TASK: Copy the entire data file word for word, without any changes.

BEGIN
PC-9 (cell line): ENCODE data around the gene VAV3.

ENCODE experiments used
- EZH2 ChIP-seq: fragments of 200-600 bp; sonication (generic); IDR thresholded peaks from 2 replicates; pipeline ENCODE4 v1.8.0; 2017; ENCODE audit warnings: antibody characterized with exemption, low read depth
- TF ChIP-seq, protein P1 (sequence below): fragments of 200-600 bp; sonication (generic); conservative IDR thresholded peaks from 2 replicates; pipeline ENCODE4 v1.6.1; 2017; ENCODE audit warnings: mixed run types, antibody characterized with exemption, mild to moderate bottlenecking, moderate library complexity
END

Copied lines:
PC-9 (cell line): ENCODE data around the gene VAV3.

ENCODE experiments used
- EZH2 ChIP-seq: fragments of 200-600 bp; sonication (generic); IDR thresholded peaks from 2 replicates; pipeline ENCODE4 v1.8.0; 2017; ENCODE audit warnings: antibody characterized with exemption, low read depth
- TF ChIP-seq, protein P1 (sequence below): fragments of 200-600 bp; sonication (generic); conservative IDR thresholded peaks from 2 replicates; pipeline ENCODE4 v1.6.1; 2017; ENCODE audit warnings: mixed run types, antibody characterized with exemption, mild to moderate bottlenecking, moderate library complexity